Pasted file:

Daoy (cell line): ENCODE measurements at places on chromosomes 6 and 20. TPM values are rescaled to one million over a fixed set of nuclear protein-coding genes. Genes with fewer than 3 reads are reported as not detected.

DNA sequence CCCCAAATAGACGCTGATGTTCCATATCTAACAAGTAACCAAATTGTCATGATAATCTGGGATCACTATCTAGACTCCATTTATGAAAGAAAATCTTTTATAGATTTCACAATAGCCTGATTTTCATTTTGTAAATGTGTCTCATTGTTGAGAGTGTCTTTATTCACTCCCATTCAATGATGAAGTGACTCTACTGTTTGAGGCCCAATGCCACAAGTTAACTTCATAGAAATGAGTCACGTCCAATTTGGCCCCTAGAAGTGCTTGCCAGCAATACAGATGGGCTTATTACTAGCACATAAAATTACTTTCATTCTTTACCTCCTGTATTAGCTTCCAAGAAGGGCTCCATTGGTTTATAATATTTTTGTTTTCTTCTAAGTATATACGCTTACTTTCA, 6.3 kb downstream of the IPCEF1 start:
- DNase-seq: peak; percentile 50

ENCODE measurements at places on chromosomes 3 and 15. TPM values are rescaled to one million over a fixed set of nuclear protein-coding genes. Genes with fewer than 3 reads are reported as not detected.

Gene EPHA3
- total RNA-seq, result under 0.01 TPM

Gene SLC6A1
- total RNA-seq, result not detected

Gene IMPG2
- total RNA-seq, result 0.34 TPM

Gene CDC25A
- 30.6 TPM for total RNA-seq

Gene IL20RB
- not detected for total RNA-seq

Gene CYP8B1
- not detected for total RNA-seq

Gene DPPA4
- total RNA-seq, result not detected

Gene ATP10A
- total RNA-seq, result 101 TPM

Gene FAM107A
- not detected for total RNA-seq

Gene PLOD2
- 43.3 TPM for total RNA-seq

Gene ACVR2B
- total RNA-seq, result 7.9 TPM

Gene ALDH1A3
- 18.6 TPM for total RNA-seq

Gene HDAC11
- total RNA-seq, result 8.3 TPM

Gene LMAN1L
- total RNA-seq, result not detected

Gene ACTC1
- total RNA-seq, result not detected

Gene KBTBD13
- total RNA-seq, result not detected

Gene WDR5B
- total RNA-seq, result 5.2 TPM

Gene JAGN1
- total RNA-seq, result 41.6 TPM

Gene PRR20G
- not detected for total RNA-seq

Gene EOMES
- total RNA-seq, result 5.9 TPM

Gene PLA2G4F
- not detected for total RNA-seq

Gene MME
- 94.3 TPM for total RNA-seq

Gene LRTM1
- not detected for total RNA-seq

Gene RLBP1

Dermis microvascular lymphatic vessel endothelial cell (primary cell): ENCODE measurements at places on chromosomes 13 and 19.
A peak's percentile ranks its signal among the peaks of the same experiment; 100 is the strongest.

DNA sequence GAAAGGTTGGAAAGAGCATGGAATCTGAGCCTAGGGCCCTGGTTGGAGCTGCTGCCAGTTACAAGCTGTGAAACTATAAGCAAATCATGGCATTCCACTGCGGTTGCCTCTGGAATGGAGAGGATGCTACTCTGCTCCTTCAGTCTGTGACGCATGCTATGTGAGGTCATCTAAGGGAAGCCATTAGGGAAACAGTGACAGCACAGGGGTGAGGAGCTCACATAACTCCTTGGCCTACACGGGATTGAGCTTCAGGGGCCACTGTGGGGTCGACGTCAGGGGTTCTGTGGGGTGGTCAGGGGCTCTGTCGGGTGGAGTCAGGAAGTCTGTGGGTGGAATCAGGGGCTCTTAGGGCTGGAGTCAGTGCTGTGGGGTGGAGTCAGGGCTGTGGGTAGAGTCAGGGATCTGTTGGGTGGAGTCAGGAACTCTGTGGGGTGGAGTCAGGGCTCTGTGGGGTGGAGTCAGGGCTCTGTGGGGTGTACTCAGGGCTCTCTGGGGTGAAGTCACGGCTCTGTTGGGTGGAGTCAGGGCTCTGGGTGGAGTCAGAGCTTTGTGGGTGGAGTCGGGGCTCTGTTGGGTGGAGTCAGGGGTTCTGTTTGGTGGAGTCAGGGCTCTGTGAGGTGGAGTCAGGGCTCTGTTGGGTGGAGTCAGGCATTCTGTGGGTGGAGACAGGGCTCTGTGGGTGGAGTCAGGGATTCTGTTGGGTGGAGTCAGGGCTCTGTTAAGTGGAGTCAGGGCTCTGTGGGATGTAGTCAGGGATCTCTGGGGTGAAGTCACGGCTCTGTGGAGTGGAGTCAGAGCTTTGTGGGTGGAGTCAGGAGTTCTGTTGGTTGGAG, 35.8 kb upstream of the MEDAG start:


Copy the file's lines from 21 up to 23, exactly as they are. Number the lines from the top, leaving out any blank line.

Gene FAM107A
- not detected for total RNA-seq

Gene PLOD2